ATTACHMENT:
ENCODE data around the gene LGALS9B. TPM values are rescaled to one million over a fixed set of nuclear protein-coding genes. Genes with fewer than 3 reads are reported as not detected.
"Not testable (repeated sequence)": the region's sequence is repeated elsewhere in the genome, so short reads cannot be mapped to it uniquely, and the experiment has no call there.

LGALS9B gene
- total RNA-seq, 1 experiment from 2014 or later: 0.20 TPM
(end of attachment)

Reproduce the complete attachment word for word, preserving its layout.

ENCODE data around the gene LGALS9B. TPM values are rescaled to one million over a fixed set of nuclear protein-coding genes. Genes with fewer than 3 reads are reported as not detected.
"Not testable (repeated sequence)": the region's sequence is repeated elsewhere in the genome, so short reads cannot be mapped to it uniquely, and the experiment has no call there.

LGALS9B gene
- total RNA-seq, 1 experiment from 2014 or later: 0.20 TPM